Lights out! Storm causes county-wide outages


Two of the largest cooperatives serving Baldwin County, Riviera Utilities and Baldwin EMC, which serve more than 130,000 homes and businesses combined, experienced near total outage following Sally.

“One thing we want to stress through all of this is that all the forecasts had Sally making landfall as a tropical storm with 80 mile per hour winds,” said Mark Ingram, Baldwin EMC vice president of Corporate Services and Public Relations. “But when she made landfall, she had winds of between 105 and 110 miles per hour, a major storm. Almost nobody was prepared for this.”

For Baldwin EMC, more than 78,000 of the company’s 80,000 customers experienced a loss of power from the storm. That includes an estimated 4,297 trees on lines, 2,000 broken poles, 1,238 broken crossarms and 4,160 span of line down.

With offices in Summerdale, Orange Beach and Bay Minette, EMC serves customers all along the coast and rural areas throughout Baldwin County.

Other unique circumstances included salt accumulation and water intrusion over some equipment due to the proximity to the Gulf of Mexico, thousands of acres of dense timberland, numerous watersheds and marshy areas, and 32 miles of coastline.

In addition to Baldwin EMC employees, nearly 1,400 additional line workers from 93 cooperatives spanning 12 states were called in to assist.

Miles McDaniel, manager of public affairs with Riviera Utilities, said essentially all of the company’s 51,000 customers lost power.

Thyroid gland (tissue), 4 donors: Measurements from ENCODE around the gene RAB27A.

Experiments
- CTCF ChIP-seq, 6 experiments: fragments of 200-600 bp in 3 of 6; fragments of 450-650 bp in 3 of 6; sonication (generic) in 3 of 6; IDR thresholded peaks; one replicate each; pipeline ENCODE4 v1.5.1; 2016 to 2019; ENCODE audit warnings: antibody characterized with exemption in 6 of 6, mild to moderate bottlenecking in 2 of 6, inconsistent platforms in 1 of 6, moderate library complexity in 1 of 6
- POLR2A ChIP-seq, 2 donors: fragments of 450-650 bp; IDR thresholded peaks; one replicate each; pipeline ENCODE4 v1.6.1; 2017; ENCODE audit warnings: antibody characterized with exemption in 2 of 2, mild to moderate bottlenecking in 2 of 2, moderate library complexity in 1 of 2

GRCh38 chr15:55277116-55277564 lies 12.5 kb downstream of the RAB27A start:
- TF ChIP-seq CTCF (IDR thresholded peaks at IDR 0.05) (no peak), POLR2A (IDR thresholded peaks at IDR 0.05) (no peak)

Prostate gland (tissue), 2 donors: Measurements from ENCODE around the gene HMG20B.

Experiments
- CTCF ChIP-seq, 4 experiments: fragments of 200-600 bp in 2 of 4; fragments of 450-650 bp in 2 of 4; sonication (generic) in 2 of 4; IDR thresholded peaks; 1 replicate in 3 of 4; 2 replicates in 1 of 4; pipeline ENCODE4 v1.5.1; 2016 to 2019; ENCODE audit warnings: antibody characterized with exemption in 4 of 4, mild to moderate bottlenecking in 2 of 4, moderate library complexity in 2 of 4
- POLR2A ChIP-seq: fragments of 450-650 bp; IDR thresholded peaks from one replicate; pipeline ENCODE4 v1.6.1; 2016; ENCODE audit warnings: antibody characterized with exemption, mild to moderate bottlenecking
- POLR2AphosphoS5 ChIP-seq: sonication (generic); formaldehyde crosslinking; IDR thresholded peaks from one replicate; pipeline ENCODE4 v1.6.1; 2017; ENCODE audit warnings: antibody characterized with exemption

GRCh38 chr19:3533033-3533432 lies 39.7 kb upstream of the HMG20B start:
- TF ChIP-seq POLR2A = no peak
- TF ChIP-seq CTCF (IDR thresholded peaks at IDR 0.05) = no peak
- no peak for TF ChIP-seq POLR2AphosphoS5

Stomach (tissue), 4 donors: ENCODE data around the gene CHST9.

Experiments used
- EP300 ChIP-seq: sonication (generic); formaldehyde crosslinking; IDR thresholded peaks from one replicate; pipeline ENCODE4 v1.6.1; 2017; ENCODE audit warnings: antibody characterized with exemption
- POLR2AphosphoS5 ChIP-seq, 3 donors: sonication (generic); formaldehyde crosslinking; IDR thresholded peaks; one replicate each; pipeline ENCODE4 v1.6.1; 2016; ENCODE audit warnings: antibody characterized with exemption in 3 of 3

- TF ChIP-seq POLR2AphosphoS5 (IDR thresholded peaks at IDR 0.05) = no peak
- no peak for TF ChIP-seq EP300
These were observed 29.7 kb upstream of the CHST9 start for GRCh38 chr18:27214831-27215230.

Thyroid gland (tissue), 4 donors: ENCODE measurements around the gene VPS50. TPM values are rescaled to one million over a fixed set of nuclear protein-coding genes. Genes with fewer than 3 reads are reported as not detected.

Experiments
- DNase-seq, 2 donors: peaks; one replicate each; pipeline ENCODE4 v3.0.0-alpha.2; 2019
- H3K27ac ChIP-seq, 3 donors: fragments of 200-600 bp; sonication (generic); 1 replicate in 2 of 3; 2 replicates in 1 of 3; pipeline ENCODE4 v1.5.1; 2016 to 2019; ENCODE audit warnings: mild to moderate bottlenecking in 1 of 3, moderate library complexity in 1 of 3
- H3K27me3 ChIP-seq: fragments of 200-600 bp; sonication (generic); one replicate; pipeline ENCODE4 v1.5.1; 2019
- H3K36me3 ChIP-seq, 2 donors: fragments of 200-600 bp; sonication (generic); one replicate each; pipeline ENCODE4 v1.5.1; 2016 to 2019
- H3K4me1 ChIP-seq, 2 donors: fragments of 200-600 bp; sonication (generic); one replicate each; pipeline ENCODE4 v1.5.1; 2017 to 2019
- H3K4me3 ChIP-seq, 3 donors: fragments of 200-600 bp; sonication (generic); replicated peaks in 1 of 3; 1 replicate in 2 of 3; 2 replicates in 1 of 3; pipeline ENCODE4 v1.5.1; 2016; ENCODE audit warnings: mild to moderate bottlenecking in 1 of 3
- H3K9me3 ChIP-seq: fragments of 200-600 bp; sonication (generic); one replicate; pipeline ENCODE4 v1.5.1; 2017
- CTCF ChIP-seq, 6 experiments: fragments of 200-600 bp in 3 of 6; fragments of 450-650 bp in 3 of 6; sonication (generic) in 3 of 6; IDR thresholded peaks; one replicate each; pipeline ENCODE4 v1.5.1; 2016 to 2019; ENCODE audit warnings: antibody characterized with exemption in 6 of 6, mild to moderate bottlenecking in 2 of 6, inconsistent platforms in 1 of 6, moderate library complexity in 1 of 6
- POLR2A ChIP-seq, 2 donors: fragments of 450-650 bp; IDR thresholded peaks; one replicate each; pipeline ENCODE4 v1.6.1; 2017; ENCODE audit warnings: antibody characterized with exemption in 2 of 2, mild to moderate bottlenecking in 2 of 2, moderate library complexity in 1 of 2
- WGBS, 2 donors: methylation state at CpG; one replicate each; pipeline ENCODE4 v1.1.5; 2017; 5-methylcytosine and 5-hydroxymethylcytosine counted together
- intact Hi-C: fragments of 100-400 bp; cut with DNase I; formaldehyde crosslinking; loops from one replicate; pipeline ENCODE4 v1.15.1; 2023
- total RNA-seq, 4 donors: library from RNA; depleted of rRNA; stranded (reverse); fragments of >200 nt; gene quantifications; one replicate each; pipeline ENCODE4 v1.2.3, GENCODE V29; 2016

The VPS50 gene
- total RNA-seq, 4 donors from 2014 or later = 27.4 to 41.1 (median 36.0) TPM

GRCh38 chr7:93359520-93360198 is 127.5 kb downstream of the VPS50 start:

Based in Foley and Daphne, Riviera serves those municipalities, along with the communities of Spanish Fort, Montrose, Fairhope, Point Clear, Silverhill, Loxley, Summerdale, Magnolia Springs, Bon Secour, Elberta and Lillian.

For Riviera, damage included 300 electrical poles, 200 transformers and 75 miles of line, McDaniel said.

Through its reciprocal agreement with other agencies, Riviera was able to call in over 400 additional crew members from 17 different assisting agencies in Alabama, Louisiana and Florida.

By Tuesday, both companies were reporting more than 80 percent of their customers’ power had been restored.

“I’ve been from one end of this county to the other,” Ingram said. “People keep asking, what areas were most affected by this and I’m here to tell you, there’s not a single area that was affected more than another. Everyone was impacted by this storm.”